Aristotle, in Politics (Book 1, Chapter 5) writes: “The lower sort are by nature slaves, and it is better for them, as for all inferiors, that they should be under the rule of a master.” None of the Greek schools of philosophy called for the emancipation of slaves. The respected British historian of classical slavery, Moses I. Findlay, writes that, “The cities in which individual freedom reached its highest expression — most obviously Athens — were cities in which slavery flourished.” At the time of its cultural peak, Athens may have had 115,000 slaves to 43,000 citizens. The same is true of Ancient Rome. Plutarch notes that on a single day in the year 167 B.C., 150,000 slaves were sold in a single market.

Race was not necessarily an element in slavery, even when different peoples were involved. The Romans enslaved other Caucasian peoples, and some black Africans enslaved other black peoples. Racial differences became closely connected with slavery only when European colonial powers were expanding into world areas whose inhabitants were of different racial groups.

Both the Old and New Testaments endorse slavery. In Leviticus (XXV: 39-55) God instructs the Children of Israel to “enslave the heathen and their progeny forever.” In the New Testament, St. Paul urges slaves to obey their masters with full hearts and without equivocation. He wrote, “Slaves, give entire obedience to your earthly masters.” St. Peter orders slaves to obey even unjust orders of their masters:

“What credit is there in fortitude when you have done wrong and are beaten for it? But when you have behaved well and suffer for it, your fortitude is a fine thing in the sight of God.”

If we taught history properly, it would be understood that slavery was a continuous reality in Western life throughout the entire history which preceded the American Revolution. In England, 10 percent of the persons enumerated in the Domesday Book (A.D. 1086) were slaves, and these could be put to death by their owners with impunity. During the Viking age, Norse merchant sailors sold Russian slaves in Constantinople. Venice grew to prosperity and power partly as a slave-trading republic, which took its human cargo from the Byzantine Empire and sold some of the females for harems of the Moslem world. The Italians organized joint stock companies and a highly organized slave trade. In the colony of Cyprus, they established plantations; by year 1300 there were black slaves engaged in working them. By the middle of the 16th century, Lisbon, Portugal, had more black slaves than whites people.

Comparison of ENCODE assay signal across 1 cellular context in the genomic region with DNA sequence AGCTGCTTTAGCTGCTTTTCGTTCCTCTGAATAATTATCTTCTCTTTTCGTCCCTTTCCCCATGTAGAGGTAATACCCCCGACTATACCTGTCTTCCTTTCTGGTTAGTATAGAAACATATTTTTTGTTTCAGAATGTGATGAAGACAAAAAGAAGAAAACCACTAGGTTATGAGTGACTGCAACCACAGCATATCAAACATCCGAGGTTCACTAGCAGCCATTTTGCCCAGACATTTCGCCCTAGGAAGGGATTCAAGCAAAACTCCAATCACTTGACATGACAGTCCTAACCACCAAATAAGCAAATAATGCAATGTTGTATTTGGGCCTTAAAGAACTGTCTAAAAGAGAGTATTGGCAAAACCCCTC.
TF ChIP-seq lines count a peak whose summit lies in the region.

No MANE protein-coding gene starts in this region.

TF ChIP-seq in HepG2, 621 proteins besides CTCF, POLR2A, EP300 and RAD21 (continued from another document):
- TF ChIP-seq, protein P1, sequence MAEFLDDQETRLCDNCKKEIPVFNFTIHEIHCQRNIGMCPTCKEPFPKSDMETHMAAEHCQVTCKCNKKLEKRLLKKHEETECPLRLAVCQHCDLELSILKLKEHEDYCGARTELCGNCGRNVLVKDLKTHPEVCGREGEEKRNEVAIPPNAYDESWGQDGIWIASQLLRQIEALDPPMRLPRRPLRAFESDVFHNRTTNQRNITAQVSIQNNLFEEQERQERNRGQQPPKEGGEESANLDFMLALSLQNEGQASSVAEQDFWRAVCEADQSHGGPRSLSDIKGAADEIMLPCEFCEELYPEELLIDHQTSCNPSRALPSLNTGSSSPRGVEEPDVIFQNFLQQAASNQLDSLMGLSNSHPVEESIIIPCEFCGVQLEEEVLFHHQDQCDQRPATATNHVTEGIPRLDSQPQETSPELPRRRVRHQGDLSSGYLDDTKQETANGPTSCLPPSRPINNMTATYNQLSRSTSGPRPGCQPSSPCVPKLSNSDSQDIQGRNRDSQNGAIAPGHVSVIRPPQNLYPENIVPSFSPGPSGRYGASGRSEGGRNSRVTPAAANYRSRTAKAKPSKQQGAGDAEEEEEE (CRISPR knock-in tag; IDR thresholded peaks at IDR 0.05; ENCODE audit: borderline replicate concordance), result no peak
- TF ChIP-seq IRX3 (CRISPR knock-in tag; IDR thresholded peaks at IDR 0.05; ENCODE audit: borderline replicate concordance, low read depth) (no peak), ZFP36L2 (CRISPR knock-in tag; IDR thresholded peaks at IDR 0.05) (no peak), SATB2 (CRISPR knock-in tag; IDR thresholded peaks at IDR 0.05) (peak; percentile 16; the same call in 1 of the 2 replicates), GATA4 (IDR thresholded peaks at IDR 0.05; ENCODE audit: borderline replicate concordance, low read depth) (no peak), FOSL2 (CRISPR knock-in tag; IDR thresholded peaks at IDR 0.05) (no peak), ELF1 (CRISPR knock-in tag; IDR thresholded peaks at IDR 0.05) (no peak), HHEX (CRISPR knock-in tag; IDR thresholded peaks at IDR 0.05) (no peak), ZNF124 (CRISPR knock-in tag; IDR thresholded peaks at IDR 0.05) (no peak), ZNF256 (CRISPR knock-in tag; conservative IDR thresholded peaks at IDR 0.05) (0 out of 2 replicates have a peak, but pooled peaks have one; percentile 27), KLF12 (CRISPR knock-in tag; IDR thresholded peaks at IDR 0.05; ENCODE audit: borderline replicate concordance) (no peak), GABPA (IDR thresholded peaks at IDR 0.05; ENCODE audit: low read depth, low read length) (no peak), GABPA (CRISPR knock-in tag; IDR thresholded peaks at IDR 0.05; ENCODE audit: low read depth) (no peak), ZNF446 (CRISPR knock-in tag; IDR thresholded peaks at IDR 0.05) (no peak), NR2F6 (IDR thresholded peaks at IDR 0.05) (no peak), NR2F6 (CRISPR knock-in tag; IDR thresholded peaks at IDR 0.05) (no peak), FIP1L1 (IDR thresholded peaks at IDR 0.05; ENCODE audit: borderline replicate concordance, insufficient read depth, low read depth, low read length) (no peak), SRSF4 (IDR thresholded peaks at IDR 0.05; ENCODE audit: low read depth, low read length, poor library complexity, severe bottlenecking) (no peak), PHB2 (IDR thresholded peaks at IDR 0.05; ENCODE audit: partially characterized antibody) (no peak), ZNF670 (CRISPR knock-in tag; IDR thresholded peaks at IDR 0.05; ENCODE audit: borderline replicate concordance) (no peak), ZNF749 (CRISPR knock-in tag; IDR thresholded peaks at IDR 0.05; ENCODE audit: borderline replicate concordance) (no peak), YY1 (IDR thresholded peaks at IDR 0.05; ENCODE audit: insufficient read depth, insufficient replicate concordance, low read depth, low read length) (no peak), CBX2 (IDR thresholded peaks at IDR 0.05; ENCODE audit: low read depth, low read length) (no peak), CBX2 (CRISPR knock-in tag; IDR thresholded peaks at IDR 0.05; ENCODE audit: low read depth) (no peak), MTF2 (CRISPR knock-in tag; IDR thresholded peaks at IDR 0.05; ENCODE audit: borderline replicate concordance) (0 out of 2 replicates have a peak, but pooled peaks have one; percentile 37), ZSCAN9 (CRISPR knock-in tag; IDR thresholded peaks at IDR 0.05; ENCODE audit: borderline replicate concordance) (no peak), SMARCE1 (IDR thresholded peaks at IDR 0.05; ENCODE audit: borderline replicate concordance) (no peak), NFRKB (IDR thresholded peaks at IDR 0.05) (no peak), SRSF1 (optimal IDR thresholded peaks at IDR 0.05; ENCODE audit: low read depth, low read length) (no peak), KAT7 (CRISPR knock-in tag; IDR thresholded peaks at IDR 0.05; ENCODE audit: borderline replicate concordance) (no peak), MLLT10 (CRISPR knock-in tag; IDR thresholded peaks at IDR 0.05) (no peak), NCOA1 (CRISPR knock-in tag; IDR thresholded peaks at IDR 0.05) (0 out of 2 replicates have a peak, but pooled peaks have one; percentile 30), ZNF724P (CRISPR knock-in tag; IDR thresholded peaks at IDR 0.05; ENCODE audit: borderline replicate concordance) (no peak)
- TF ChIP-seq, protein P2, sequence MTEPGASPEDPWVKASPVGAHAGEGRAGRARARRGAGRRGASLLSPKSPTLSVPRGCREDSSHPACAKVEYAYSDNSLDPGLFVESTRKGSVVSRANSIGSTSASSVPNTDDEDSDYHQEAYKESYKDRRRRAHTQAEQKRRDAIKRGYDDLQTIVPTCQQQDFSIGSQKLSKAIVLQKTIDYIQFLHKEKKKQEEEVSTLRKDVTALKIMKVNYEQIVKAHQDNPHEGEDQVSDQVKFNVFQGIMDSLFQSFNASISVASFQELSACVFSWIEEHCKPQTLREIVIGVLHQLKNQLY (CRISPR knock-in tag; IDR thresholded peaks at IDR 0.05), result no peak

The complex history of slavery seems not to have interested the authors of The New York Times 1619 Project, and seems to be of little interest to those designing our school curriculums, as in Florida. Slavery was not an American creation, even in colonial America. From the 1500s to the 1800s, Europeans — from France, Great Britain, Spain, Portugal and the Netherlands — shipped 10 million slaves from Africa to the Western Hemisphere.

Slavery was an extraordinary evil, as were the years of segregation which followed. Let’s teach all of our history, the negative as well as the positive. But let’s get it right!

Moving Toward a Genuinely Color-Blind Society

The U.S. Supreme Court held in June that race-conscious affirmative action admission programs at Harvard University and the University of North Carolina violate the Constitution’s guarantee of equal protection.

The decision, written by Chief Justice John G. Roberts, declared that:

“The student must be treated based on his or her experience as an individual — not on the basis of race. Many universities have for too long done just the opposite. And in doing so, they have concluded wrongly, that the touchstone of an individual’s identity is not challenges bested, skills built or lessons learned, but the color of their skin. Our constitutional history does not tolerate that choice.”

Roberts noted that the rules called for by the Court’s decision are already the norm in the majority of American universities:

“Three out of every five American universities do not consider race in their admissions decisions. And several states, including some of the most populous (California, Florida and Michigan) have prohibited race-based admissions outright.”

Beyond this, Roberts wrote that:

“Nothing in this opinion should be construed as prohibiting universities from considering an applicant’s discussion of how race affected his or her life, be it through discrimination, or otherwise.”

As a member of President Ronald Reagan’s transition team at the Equal Employment Opportunity Commission (EEOC) in 1980-81, which was headed by my good friend and longtime colleague, J. A. Parker, one of the earliest black conservatives, I believe that the Supreme Court has moved us in the direction of a genuinely colorblind society. This is what the civil rights movement always endorsed. The Rev. Martin Luther King, Jr., declared that men and women should be judged on the “content of their character,” not “the color of their skin.”